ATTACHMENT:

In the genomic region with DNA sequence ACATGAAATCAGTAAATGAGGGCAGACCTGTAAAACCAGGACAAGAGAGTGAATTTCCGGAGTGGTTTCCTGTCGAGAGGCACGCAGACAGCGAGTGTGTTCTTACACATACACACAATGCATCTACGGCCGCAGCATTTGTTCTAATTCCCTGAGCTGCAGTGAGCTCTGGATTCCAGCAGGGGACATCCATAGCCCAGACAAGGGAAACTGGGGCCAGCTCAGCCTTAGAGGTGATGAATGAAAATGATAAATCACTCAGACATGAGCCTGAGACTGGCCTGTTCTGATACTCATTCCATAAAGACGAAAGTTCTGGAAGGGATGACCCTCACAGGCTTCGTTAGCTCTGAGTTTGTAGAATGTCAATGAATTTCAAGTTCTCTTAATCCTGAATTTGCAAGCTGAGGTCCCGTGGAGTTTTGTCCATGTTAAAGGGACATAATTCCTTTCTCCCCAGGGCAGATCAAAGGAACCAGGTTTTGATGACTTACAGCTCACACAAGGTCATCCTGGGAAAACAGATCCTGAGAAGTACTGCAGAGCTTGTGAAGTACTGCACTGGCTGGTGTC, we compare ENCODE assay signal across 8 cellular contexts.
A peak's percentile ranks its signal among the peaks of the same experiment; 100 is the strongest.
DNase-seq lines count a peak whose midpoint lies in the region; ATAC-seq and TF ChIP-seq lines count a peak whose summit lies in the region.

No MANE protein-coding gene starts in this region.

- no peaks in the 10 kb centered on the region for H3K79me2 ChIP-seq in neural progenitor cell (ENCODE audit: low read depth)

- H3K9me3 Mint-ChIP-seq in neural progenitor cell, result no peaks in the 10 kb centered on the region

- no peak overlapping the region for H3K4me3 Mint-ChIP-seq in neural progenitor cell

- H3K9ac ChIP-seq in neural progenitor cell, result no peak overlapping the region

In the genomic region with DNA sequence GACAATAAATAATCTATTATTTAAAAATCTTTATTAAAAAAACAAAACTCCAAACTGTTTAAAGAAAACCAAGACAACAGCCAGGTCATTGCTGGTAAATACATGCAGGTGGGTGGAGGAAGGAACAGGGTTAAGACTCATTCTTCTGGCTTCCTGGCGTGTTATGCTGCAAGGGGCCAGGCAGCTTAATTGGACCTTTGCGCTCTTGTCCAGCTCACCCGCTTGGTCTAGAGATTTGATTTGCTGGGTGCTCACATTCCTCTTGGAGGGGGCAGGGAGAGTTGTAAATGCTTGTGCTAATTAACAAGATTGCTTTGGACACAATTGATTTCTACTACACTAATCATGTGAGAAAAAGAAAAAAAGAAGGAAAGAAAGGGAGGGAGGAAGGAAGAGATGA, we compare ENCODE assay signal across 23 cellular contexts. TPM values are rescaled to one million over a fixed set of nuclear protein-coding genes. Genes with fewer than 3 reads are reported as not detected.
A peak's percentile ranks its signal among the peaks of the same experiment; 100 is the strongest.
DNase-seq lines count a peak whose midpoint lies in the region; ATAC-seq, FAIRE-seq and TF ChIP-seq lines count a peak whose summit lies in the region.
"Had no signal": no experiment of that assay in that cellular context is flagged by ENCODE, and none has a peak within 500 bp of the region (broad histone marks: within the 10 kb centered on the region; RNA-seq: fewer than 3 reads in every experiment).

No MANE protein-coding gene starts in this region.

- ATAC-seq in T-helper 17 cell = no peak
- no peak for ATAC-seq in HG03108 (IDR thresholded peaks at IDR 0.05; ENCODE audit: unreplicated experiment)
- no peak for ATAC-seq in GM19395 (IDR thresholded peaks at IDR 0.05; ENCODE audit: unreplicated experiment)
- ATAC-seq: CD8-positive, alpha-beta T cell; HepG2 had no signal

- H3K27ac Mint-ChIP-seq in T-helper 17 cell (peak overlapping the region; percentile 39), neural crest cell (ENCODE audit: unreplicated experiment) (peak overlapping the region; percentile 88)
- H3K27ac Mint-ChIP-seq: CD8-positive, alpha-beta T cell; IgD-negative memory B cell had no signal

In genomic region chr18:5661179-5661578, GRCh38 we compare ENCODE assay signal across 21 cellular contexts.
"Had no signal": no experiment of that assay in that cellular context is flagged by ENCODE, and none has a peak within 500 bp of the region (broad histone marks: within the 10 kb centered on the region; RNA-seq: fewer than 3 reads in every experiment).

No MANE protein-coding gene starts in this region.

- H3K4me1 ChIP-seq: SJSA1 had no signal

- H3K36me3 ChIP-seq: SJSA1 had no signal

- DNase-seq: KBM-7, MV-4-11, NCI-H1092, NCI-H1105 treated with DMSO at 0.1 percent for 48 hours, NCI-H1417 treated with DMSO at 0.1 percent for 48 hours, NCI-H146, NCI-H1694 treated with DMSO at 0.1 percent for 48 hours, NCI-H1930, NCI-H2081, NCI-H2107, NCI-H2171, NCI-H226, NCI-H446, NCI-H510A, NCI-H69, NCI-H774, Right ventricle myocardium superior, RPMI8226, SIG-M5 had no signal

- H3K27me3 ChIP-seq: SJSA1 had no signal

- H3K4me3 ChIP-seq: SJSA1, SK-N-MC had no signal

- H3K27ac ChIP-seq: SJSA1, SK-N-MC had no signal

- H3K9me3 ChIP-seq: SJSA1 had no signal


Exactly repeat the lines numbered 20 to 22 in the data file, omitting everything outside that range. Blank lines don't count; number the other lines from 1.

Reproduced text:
In genomic region chr18:5661179-5661578, GRCh38 we compare ENCODE assay signal across 21 cellular contexts.
"Had no signal": no experiment of that assay in that cellular context is flagged by ENCODE, and none has a peak within 500 bp of the region (broad histone marks: within the 10 kb centered on the region; RNA-seq: fewer than 3 reads in every experiment).

No MANE protein-coding gene starts in this region.